And then the demon turns out to be not so scary after all -- just a part of me that's hurting and wants to be heard. And then you find that it's not really a demon, just a scared little child that needs a hug.

    Eskimo, I don't know if this will be your path. But it has been mine.

  12. eskimoeskimo

    eskimoeskimo Well known member

    Thank you David, this helps put things into perspective. I want to make sure that I'm working in the right direction... so no progress makes it hard to know. But, you are absolutely right that I a have all my chips in the 'breakthrough' basket.
  13. eskimoeskimo

    eskimoeskimo Well known member

    TT, if only I could hire you to hang out with me for a week... I think my TMS would cower at your counterpunches!
    Last edited: Apr 15, 2016
  14. eskimoeskimo

    eskimoeskimo Well known member

    I agree, it sure feels like there's nothing I'd want to feel less than this pain. But, for me anyways, anxiety and depression came long before the pain and made me into an agoraphobic cave/bedroom-dweller. Maybe my brain was so afraid of pushing back out into the world that, when I tried, it responded with pain... and by god has it worked. Much more than the sensation of pain, the upsetting factor is the way that the pain makes life just seem impossible. So maybe it thinks it's helping me by keeping me from re-entering the world, where the worst and most traumatic anxiety takes place for me. Now that I'm thinking this through out loud, I realize that there really is a major part of me that would feel safer (maybe even better) hiding away and moping about my physical pain than risk the trauma that often comes with leaving my private space. Needless to say, this hasn't worked very well... but maybe there's a similar pattern in your life that you might be able to recognize? ... Some convoluted way that your brain might be thinking it's protecting you by giving you the pain/feelings you think you want to feel least? - E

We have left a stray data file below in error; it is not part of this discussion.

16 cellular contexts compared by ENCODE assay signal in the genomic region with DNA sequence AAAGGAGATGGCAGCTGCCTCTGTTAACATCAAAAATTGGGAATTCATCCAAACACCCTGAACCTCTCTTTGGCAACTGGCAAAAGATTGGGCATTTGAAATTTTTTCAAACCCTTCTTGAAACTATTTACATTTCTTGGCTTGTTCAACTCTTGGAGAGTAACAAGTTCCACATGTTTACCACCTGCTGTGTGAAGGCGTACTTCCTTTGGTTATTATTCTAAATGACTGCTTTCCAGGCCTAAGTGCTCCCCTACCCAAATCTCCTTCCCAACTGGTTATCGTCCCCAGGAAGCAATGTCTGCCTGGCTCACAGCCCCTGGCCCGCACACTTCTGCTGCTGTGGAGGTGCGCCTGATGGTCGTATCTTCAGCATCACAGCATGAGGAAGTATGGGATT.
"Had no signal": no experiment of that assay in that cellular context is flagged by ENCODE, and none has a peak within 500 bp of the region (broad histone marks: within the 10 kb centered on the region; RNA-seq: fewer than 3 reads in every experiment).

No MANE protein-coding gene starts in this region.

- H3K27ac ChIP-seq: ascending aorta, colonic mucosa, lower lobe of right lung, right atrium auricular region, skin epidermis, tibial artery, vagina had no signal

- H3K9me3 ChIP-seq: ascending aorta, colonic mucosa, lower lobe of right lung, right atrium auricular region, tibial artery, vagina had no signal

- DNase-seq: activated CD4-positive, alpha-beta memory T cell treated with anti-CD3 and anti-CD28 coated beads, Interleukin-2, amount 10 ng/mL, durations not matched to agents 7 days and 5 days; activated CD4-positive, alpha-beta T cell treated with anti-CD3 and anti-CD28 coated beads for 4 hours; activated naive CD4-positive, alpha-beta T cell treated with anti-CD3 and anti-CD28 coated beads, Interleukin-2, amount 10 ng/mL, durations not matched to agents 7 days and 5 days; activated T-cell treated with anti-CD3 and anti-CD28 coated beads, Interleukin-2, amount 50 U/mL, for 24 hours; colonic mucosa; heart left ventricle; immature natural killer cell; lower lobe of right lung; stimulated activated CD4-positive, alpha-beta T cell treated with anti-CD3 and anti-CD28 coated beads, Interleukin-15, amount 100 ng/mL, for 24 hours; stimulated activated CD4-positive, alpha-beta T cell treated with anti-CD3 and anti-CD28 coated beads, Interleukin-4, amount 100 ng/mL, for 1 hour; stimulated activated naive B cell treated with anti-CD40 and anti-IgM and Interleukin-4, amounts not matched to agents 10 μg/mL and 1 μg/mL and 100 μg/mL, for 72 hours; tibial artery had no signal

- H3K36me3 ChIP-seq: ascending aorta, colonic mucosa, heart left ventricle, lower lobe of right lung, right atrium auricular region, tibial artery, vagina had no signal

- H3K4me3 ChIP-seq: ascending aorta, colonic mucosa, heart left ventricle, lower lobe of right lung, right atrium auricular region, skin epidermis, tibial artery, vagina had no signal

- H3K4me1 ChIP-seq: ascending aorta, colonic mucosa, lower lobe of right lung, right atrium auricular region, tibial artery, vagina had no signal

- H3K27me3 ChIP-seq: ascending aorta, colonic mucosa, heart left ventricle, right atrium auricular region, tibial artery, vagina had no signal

Last edited: Apr 15, 2016
    karinabrown likes this.
  15. Tennis Tom

    Tennis Tom Beloved Grand Eagle

    Yes I understand and have been there. Little steps. If you haven't already read SteveO's book "GPD" and see how tough it can be to make the break-throughs back to movement. He did it and at times it took having his wife wack him on the legs with a base-ball bat. KEEP READING!
    karinabrown and jrid32 like this.
  16. Lavender

    Lavender Well known member

    Thank you KarinaBrown

    You stated the situation so well and I fully understand as I am in the same position. The pain has gone on for so long that there really are no longer outside stressors but rather angst and frustration over debilitating and constant pain.

    We would never, ever wish to put so many responsibilities on our helpful family members, but we need assistance in coping from day to day. True they don't complain but we don't want them to get TMS for Pete's sake!
    karinabrown likes this.
  17. karinabrown

    karinabrown Well known member

    once again i noticed what a great thing it is to have a wiki like this ! talking to people like you all, who know what it's like.
    read do many great responses on this one topic..which is not even my topic but Eskimo's..but we can all benefit (all of us with a longer healing path)
    once again learned some thimgs

    @pete88: loved your comment a lot too: made me rethink some stuff ! thanks!

    thanks all!
  18. karinabrown

    karinabrown Well known member

    i did read steveO , and 2 of Sarno..but i discover reading here helps me more.
    the books where good for info on tms
    real experience is better to me. Steve O: loved the book, but his way of making breakthrough in moving is a bit too much for me. i read these parts with constant 'OMG' impresed with his curage
    to do it that way. But i actually got stressed reading the part where he starting running in that much pain.
    some of us perhaps need baby steps: and at last i can say: as long as i make progress: that's good for now! but you are right i must keep .at it!
    Last edited: Apr 16, 2016